Spark 439

Booker-prize-winning author Ian McEwan talks about AI and his latest book, Machines Like Me. CES restores its 'Innovation Award' to womens' pleasure product, The Osé. And are 'smart' prisons necessary for safety, or an invasion of privacy?

Bestselling author Ian McEwan's book, Machines Like Me, new prison tech, and CES restores an award

(AP Photo/Frank Augstein)
Listen to the full episode53:59

Ian McEwan on his new book, Machines Like Me

In his latest novel, Machines Like Me, Ian McEwan tackles AI, a love triangle, and our all-too-human messy morals. Set in an alternative UK in the 1980s, where real life computer pioneer Alan Turing is still alive, and has led a technical revolution bringing hyper-realistic robots to daily life, the novel raises questions of what it means to be human.

Smart prisons may be an invasion of prisoners' privacy

Nila Bala, an expert on criminal justice policy, argues that we ought to proceed with caution when it comes to implementing 'smart' technology in prisons. She argues that, even if we can get an A.I. system to accurately tag 'abnormal' behavior, it would still represent an unprecedented invasion of privacy.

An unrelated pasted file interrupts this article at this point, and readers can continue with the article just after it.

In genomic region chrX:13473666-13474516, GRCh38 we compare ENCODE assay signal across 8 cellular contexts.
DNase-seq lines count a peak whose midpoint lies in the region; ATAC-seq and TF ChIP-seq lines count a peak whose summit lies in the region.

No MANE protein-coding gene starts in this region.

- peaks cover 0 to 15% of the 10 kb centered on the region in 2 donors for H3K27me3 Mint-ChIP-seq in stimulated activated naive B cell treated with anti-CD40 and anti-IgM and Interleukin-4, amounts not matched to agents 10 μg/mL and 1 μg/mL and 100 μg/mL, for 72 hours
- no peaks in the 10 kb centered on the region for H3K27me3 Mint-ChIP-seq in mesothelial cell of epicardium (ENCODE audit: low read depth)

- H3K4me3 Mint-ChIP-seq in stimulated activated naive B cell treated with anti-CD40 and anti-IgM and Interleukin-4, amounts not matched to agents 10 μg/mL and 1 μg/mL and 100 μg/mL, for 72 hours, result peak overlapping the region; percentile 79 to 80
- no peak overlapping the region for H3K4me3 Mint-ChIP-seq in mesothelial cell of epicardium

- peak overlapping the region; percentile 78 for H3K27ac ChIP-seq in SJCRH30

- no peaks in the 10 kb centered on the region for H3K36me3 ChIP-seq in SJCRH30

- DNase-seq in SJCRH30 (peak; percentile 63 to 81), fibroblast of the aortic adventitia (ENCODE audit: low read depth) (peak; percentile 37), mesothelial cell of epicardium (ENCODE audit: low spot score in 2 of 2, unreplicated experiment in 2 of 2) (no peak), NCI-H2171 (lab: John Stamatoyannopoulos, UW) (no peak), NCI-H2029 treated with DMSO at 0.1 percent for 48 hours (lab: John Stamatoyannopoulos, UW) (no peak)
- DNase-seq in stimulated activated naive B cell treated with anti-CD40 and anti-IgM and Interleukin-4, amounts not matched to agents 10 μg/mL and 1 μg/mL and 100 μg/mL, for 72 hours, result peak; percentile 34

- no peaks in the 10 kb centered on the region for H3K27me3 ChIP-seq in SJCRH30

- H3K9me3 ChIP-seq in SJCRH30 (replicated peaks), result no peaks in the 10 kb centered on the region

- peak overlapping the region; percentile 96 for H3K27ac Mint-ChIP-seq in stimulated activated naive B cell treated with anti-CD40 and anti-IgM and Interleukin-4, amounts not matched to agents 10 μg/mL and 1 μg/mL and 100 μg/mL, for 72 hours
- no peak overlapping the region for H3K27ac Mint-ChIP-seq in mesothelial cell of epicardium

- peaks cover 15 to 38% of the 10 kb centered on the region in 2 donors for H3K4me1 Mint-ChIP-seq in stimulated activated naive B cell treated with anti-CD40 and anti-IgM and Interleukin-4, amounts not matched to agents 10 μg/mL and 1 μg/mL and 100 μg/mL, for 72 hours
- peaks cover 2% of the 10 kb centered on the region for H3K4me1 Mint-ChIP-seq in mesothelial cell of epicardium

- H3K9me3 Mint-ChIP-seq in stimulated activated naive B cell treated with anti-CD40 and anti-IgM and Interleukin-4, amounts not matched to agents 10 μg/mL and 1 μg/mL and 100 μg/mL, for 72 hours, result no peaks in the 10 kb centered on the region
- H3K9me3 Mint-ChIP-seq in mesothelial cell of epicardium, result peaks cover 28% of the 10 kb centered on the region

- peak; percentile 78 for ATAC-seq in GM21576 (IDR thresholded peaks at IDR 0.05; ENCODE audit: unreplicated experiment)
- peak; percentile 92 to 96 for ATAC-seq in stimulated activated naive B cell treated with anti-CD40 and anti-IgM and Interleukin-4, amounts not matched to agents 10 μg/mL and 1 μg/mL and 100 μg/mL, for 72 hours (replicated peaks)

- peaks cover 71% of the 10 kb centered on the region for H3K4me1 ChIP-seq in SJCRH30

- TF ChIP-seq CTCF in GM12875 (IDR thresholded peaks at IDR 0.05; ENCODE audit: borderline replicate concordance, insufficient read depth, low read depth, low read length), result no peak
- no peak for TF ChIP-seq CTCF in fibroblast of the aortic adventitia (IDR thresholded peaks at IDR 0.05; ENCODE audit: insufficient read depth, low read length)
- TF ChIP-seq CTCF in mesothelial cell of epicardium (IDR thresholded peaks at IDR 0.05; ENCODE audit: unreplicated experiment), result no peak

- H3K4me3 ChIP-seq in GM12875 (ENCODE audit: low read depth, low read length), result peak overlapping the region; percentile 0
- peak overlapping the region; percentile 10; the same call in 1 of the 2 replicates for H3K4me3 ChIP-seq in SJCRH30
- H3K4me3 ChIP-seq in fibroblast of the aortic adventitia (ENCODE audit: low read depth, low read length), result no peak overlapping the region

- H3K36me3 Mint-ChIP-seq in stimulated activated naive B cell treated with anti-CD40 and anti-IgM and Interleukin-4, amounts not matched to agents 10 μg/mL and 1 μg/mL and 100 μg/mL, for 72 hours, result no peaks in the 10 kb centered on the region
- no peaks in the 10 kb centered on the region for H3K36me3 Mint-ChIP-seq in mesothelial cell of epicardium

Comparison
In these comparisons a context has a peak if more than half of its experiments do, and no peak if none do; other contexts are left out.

CES restores innovation award to hands-free sex toy for women

Back in December, CES rescinded an Innovation Award promised to woman-run sex toy company Lora DiCarlo for their pleasure product, The Osé. After accusations of sexism, the convention has now apologized and is restoring the award. Spark host Nora Young speaks with Lora Dicarlo founder Lora Haddock about addressing gender bias in the male-dominated tech industry.


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